Sunday, February 8, 2015

In which people discuss things I don't understand

Is it important? People think so. The market thinks so. So I guess it is.

It's at least interesting.

  • Replacing Middle Management with APIs
    What’s bizarre here is that these lines of code directly control real humans. The Uber API dispatches a human to drive from point A to point B. And the 99designs Tasks API dispatches a human to convert an image into a vector logo (black, white and color). Humans are on the verge of becoming literal cogs in a machine, completely anonymized behind an API. And the companies that control those APIs have strong incentives to drive down the cost of executing those API methods.

    In the long run there’s always something for people to work on and improve, but the introduction of this software layer makes we worry about mid-term employment 5-20 years out. Drivers are opting into a dichotomous workforce: the worker bees below the software layer have no opportunity for on-the-job training that advances their career, and compassionate social connections don’t pierce the software layer either. The skills they develop in driving are not an investment in their future. Once you introduce the software layer between “management” (Uber’s full-time employees building the app and computer systems) and the human workers below the software layer (Uber’s drivers, Instacart’s delivery people), there’s no obvious path upwards. In fact, there’s a massive gap and no systems in place to bridge it.

  • Uber Wants to Replace Its Drivers With Robots. So Much for That “New Economy” It Was Building.
    As Danny Vinik pointed out at the New Republic when Uber’s study initially came out, the evidence that contract jobs lead to unstable employment situations with poor benefits is, so far, weak. It’s also unclear how much longer Uber will be able to legally sustain its contractor-dependent model. Late last week, a federal judge said that Uber’s drivers might have to be treated as employees instead of independent contractors, which would change a lot. But even taking all that uncertainty into account, you know what’s a quick way to undermine your claims about building a new and sustainable work model? Announcing two weeks later that you are building a research facility to develop the technologies that will eventually render all of the people employed in that new work model obsolete.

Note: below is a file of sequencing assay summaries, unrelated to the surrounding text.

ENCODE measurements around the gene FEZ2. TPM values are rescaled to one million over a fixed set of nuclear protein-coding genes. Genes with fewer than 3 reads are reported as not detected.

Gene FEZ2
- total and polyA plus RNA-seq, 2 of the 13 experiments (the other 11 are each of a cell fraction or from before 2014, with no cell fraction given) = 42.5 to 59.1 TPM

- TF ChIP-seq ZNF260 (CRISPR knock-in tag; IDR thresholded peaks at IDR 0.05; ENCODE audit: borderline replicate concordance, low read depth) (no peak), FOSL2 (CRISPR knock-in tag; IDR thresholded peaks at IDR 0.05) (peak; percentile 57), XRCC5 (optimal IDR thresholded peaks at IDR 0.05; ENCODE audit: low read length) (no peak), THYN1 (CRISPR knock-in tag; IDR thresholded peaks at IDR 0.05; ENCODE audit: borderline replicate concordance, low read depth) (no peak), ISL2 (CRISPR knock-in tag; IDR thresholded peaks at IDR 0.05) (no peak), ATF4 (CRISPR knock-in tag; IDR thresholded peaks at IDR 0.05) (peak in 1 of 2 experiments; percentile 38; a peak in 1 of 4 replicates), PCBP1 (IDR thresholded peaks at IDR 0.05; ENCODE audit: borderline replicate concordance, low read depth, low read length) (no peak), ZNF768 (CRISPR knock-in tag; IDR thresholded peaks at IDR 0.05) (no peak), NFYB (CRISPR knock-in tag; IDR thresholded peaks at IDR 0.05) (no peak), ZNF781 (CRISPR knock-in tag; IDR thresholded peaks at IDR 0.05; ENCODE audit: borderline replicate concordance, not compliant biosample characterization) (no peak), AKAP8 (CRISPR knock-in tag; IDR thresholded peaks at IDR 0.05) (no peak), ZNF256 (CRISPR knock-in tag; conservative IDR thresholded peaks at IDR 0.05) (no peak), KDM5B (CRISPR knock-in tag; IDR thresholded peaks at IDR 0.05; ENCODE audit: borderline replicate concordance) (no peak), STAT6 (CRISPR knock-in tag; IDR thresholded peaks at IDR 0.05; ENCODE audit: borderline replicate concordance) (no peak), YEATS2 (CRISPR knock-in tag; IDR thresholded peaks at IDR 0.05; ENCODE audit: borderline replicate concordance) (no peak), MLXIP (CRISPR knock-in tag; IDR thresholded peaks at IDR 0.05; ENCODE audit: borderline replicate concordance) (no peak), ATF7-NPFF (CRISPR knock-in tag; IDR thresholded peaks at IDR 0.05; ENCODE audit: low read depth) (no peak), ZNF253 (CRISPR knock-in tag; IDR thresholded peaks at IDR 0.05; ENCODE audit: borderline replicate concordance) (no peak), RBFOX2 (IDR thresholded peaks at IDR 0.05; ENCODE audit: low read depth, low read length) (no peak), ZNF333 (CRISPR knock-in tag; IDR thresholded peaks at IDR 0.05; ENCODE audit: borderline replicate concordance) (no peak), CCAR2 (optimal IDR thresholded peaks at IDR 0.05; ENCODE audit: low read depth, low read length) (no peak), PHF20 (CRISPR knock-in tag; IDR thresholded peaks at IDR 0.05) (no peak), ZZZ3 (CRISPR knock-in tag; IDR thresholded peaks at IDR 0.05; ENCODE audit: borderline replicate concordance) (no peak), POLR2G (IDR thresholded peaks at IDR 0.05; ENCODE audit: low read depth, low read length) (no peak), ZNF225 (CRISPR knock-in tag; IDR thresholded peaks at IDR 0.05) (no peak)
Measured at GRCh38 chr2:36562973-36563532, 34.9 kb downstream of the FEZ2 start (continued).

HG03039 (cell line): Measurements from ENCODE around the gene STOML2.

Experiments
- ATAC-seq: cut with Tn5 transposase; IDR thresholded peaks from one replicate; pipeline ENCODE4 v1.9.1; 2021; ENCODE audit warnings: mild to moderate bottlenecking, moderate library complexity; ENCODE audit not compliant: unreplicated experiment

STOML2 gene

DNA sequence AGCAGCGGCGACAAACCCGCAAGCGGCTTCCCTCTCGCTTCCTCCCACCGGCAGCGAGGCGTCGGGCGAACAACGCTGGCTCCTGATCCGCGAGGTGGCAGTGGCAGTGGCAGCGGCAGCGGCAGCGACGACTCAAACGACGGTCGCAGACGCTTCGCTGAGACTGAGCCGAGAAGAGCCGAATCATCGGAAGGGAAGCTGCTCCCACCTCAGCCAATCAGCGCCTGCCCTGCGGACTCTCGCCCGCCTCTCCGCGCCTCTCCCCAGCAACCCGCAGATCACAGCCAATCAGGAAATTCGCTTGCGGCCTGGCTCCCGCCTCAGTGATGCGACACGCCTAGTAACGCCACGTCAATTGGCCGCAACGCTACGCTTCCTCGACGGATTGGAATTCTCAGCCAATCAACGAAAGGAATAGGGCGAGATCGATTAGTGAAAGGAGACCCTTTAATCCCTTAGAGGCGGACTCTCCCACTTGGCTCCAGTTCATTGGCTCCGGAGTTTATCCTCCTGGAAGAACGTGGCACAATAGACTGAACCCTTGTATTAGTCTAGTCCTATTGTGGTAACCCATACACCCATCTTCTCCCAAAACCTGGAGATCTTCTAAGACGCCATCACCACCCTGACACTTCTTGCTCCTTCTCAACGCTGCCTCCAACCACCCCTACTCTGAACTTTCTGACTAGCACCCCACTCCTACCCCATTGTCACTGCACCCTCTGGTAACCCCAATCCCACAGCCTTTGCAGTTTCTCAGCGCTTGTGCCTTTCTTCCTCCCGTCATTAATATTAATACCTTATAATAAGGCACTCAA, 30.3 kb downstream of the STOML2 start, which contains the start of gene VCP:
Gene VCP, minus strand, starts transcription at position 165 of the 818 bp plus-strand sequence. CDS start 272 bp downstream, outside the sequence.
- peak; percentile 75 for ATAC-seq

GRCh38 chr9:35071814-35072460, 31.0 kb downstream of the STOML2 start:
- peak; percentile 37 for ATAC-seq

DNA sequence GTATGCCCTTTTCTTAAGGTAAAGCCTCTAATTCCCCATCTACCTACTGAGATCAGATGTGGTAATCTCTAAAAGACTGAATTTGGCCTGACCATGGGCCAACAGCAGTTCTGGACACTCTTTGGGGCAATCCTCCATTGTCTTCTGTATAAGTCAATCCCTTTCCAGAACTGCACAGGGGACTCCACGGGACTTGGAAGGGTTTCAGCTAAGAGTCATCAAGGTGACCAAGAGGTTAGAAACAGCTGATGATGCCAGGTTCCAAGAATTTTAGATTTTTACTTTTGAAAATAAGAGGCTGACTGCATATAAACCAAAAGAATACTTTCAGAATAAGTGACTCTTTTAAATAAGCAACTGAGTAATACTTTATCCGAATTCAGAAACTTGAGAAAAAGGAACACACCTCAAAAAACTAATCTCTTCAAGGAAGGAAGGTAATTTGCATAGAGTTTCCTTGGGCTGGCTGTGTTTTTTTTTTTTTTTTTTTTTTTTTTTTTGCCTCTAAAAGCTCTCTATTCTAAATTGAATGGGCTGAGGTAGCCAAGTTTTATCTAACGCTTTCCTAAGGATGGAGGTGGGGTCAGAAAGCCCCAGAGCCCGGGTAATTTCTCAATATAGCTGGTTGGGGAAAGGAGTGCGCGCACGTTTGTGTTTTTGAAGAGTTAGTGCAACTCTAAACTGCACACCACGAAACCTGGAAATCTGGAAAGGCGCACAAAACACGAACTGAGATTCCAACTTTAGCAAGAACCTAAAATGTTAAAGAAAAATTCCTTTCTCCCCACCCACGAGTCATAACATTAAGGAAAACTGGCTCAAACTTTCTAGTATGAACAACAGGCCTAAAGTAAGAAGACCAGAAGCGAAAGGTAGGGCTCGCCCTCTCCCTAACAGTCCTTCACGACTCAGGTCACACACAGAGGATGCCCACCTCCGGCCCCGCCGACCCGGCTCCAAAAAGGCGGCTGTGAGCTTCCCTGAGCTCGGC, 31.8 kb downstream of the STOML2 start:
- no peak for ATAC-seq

• Uber Drivers Love Uber, Says Uber Survey. Here's Why You Should Believe It.
    Seventy eight percent of respondents said they are either very satisfied or somewhat satisfied with Uber, and 69 percent say their opinion of the company has improved since when they started. Seventy one percent said that Uber boosts their income, compared to just 11 percent who said it worsened it. By a 74-5 margin, drivers say that Uber has made their lives better by giving them more flexibility with their schedule. It's unlikely the study's potential biases account for such enthusiastic results.
  • Uber and Lyft Drivers May Have Employee Status, Judge Says
    “The idea that Uber is simply a software platform, I don’t find that a very persuasive argument,” U.S. District Judge Edward Chen said in court Friday.
  • South Korea rejects Uber registration proposal, vows to shut firm down
    "Transporting customers with private or rented cars and accepting compensation is clearly illegal. The company is ignoring local laws by stating its intention to continue such operations," the ministry said in a statement.
  • Disrupt and dismay: why Cape Town’s metered taxi operators are uber-upset
    Transport in Cape Town, especially when it comes to the taxi industries, has always been a sensitive issue. It’s a fragmented industry with tensions climaxing in events such as the minibus taxi violence in 2013 — a different sector but a stark reminder of how intense things can get in the transport space.
  • After handing over license plate info, Uber re-opens its NYC bases
    Uber initially cited trade secrets for not wanting to give up its data. It may not have wanted local governments to being able to send their taxis to popular Uber areas at peak times, for example. But as evidenced by the blog post on giving data to Boston and other cities, the company had a change of heart, realizing that it could offer data to cities as an olive branch and potentially ease Uber’s local regulatory conflicts as a result.
  • Crib Sheet: Saturn's Children
    A society that runs on robot slaves who are, nevertheless, intelligent by virtue of having a human neural connectome for a brain, is a slave society: deeply unhealthy if not totally diseased. I decided to shove the slider all the way over towards terminally diseased (I am not a fan of slavery).
  • Meditations on Moloch
    The implicit question is – if everyone hates the current system, who perpetuates it? And Ginsberg answers: “Moloch”. It’s powerful not because it’s correct – nobody literally thinks an ancient Carthaginian demon causes everything – but because thinking of the system as an agent throws into relief the degree to which the system isn’t an agent.

    Bostrom makes an offhanded reference of the possibility of a dictatorless dystopia, one that every single citizen including the leadership hates but which nevertheless endures unconquered. It’s easy enough to imagine such a state.

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